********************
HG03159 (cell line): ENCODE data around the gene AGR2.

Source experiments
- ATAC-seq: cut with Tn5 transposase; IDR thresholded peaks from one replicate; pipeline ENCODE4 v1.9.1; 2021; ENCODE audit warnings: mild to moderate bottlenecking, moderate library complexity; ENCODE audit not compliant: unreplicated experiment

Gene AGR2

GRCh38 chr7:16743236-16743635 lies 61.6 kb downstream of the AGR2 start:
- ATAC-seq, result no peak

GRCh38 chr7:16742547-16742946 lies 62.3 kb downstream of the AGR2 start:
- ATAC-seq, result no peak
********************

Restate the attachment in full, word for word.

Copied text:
HG03159 (cell line): ENCODE data around the gene AGR2.

Source experiments
- ATAC-seq: cut with Tn5 transposase; IDR thresholded peaks from one replicate; pipeline ENCODE4 v1.9.1; 2021; ENCODE audit warnings: mild to moderate bottlenecking, moderate library complexity; ENCODE audit not compliant: unreplicated experiment

Gene AGR2

GRCh38 chr7:16743236-16743635 lies 61.6 kb downstream of the AGR2 start:
- ATAC-seq, result no peak

GRCh38 chr7:16742547-16742946 lies 62.3 kb downstream of the AGR2 start:
- ATAC-seq, result no peak